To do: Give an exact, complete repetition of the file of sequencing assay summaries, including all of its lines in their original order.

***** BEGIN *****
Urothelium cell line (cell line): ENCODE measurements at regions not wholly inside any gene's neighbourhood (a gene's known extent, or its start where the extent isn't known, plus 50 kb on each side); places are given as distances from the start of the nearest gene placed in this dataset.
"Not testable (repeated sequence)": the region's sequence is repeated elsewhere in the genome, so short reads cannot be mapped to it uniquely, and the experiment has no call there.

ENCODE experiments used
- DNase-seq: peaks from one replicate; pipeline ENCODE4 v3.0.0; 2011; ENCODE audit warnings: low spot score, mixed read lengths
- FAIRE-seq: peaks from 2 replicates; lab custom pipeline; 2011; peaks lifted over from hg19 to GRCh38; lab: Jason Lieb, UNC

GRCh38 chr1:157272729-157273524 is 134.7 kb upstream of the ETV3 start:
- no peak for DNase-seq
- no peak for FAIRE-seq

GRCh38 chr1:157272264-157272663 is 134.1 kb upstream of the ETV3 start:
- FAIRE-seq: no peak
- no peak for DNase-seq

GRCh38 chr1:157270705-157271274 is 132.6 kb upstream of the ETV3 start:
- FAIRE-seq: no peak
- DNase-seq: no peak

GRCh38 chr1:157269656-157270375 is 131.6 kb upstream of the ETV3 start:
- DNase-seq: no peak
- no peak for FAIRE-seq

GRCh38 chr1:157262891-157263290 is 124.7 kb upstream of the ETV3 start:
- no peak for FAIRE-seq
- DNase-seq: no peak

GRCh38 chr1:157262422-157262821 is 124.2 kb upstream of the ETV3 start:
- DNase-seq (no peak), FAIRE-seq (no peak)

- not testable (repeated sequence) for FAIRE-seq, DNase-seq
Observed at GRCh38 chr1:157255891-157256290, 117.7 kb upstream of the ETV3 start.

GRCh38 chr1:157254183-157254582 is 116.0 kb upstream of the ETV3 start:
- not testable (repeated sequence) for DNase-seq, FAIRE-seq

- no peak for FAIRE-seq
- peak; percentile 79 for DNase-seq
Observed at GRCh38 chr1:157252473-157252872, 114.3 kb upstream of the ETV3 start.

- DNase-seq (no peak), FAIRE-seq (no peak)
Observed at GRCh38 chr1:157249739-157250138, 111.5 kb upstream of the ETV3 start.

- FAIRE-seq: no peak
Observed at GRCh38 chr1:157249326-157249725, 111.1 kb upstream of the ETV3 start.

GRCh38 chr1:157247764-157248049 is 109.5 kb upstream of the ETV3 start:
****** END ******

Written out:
Urothelium cell line (cell line): ENCODE measurements at regions not wholly inside any gene's neighbourhood (a gene's known extent, or its start where the extent isn't known, plus 50 kb on each side); places are given as distances from the start of the nearest gene placed in this dataset.
"Not testable (repeated sequence)": the region's sequence is repeated elsewhere in the genome, so short reads cannot be mapped to it uniquely, and the experiment has no call there.

ENCODE experiments used
- DNase-seq: peaks from one replicate; pipeline ENCODE4 v3.0.0; 2011; ENCODE audit warnings: low spot score, mixed read lengths
- FAIRE-seq: peaks from 2 replicates; lab custom pipeline; 2011; peaks lifted over from hg19 to GRCh38; lab: Jason Lieb, UNC

GRCh38 chr1:157272729-157273524 is 134.7 kb upstream of the ETV3 start:
- no peak for DNase-seq
- no peak for FAIRE-seq

GRCh38 chr1:157272264-157272663 is 134.1 kb upstream of the ETV3 start:
- FAIRE-seq: no peak
- no peak for DNase-seq

GRCh38 chr1:157270705-157271274 is 132.6 kb upstream of the ETV3 start:
- FAIRE-seq: no peak
- DNase-seq: no peak

GRCh38 chr1:157269656-157270375 is 131.6 kb upstream of the ETV3 start:
- DNase-seq: no peak
- no peak for FAIRE-seq

GRCh38 chr1:157262891-157263290 is 124.7 kb upstream of the ETV3 start:
- no peak for FAIRE-seq
- DNase-seq: no peak

GRCh38 chr1:157262422-157262821 is 124.2 kb upstream of the ETV3 start:
- DNase-seq (no peak), FAIRE-seq (no peak)

- not testable (repeated sequence) for FAIRE-seq, DNase-seq
Observed at GRCh38 chr1:157255891-157256290, 117.7 kb upstream of the ETV3 start.

GRCh38 chr1:157254183-157254582 is 116.0 kb upstream of the ETV3 start:
- not testable (repeated sequence) for DNase-seq, FAIRE-seq

- no peak for FAIRE-seq
- peak; percentile 79 for DNase-seq
Observed at GRCh38 chr1:157252473-157252872, 114.3 kb upstream of the ETV3 start.

- DNase-seq (no peak), FAIRE-seq (no peak)
Observed at GRCh38 chr1:157249739-157250138, 111.5 kb upstream of the ETV3 start.

- FAIRE-seq: no peak
Observed at GRCh38 chr1:157249326-157249725, 111.1 kb upstream of the ETV3 start.

GRCh38 chr1:157247764-157248049 is 109.5 kb upstream of the ETV3 start: